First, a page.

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May 28: “Beryl” Comes Ashore and Sunday Storm Reports

28 May 2012, 7:51 am

“Beryl” Coming Ashore. As of late last night Tropical Storm Beryl was approaching hurricane status, with 70 mph. sustained winds. A storm surge of 2-4 feet is possible for coastal Florida and Georgia, from Jacksonville north to Macon. Enhanced IR satellite loop courtesy of NOAA and WeatherTap.

Beryl’s Projected Track. Here is an ensemble of models from NHC; nearly all seem to agree that Beryl will make a U-Turn, and push quickly across coastal South Carolina and North Carolina, then accelerate out into the Atlantic. However, the core of the storm may remain close enough to warm Gulf Stream waters to prevent rapid weakening, and considerable coastal flooding and beach erosion is possible from Charleston and Hilton Head to the Outer Banks of North Carolina.

Power Outages. Tens of thousands of Jacksonville, Florida residents are without power, due to Beryl’s 60-80 mph. wind gusts. The latest map showing outages from

It was a stormy Sunday in many other areas of the country as well.  Click here for a detailed list of storm reports from the Storm Prediction Center.

Here’s a look at some of the reports from the Twin Cities area.

Storm Reports. For more specifics on hail and flooding reports in Minnesota Sunday, click here, data from NOAA.

Storm Damage ReportsHam Weather’s Aeris “Broadcaster” app showed the tornado touchdown at 8:58 pm and wind damage in the Excelsior area around 7:53 pm Sunday evening.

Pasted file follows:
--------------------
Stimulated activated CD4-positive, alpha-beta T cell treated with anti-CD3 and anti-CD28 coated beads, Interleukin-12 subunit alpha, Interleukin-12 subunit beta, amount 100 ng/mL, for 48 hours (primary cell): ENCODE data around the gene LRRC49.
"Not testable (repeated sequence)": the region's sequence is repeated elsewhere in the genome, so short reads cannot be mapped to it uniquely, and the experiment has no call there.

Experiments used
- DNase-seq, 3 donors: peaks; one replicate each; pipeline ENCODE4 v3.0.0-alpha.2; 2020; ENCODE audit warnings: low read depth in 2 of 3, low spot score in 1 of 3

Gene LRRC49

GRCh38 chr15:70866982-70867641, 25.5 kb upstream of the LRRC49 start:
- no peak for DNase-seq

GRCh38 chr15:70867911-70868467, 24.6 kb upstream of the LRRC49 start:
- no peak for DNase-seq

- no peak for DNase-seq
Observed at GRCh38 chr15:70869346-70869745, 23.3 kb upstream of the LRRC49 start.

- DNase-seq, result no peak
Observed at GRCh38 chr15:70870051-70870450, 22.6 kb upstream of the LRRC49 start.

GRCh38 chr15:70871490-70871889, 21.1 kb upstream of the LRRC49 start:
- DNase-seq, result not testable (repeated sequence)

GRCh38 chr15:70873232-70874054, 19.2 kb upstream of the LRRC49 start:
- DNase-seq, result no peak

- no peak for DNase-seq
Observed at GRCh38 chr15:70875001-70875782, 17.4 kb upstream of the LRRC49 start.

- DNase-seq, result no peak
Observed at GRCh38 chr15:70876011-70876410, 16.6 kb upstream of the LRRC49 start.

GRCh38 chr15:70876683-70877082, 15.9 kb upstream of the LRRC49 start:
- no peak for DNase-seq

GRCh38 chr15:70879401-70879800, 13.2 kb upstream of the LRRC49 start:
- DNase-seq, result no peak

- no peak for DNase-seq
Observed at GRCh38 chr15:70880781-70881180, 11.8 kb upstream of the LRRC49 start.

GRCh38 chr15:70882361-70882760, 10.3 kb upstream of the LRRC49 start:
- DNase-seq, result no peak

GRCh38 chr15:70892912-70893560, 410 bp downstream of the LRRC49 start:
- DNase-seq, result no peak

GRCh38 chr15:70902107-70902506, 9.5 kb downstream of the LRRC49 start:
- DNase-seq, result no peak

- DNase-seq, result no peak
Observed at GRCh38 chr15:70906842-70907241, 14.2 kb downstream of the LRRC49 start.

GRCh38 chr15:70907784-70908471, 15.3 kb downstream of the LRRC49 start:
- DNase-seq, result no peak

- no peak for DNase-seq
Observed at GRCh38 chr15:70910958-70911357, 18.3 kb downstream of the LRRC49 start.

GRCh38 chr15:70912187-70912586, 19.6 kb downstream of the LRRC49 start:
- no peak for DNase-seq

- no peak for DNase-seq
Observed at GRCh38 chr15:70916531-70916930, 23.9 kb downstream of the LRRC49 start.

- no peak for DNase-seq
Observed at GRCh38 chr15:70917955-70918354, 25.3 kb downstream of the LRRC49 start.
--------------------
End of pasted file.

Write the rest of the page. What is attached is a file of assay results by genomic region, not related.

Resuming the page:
Ding-Worthy Hail. Thanks to Curt Lentner for sending in this photo of the 1.5″ diameter hail that pelted Andover, Minnesota (Anoka County) Sunday evening. This was the same “supercell” that dropped a possible tornado near St. Francis around 8:58 pm.

Too Close For Comfort. WeatherNation TV meteorologist Addison Green snapped this photo near MSP International as the first wave of severe storms rolled in around the dinner hour Sunday. It was, what, maybe 1/4 mile away? When you see lightning and hear thunder (simultaneously) you know it was less than 1/4 mile away.

30-Day Rainfall. This is impressive – NOAA Doppler Radar rainfall estimates show over 10″ from the northern and western suburbs of the Twin Cities into southwestern Minnesota, and this was before yesterday’s additional deluge.

21,000 Acre Blaze. Fires continue to intensify over the U.P. of Michigan. MSNBC.comhas an update. Photo courtesy of AP and

Michigan Wildfires From Space. The Columbia, South Carolina office of the NWS shared this, via Facebook: “Thought we would share with you an outstanding 250 meter resolution Visible satellite image from this afternoon in the Upper Peninsula of Michigan. Featured in the image is a large fire with a eastward drifting smoke plume. Also visible is the lake breeze boundary identified by the cumulus cloud field.”



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Welcome to the WeatherNation blog. Every day I sift through hundreds of stories, maps, graphics and meteorological web sites, trying to capture some of the most interesting weather nuggets, the stories behind the forecast. I’ll link to stories and share some of the web sites I use. I’m still passionate about the weather, have been ever since Tropical Storm Agnes flooded my home in Lancaster, PA in 1972. I’ve started 5 weather-related companies. “EarthWatch” created the world’s first 3-D weather graphics for TV stations – Steven Spielberg used our software in “Jurassic Park” and “Twister”. My last company, “Digital Cyclone”, personalized weather for cell phones. “My-Cast” was launched in 2001 and is still going strong on iPhone, Android and Blackberry. I sold DCI to Garmin in 2007 so I could focus on my latest venture: WeatherNation. I also write a daily weather column for The Star Tribune And if you’re on Twitter, you’ll find me @pdouglasweather

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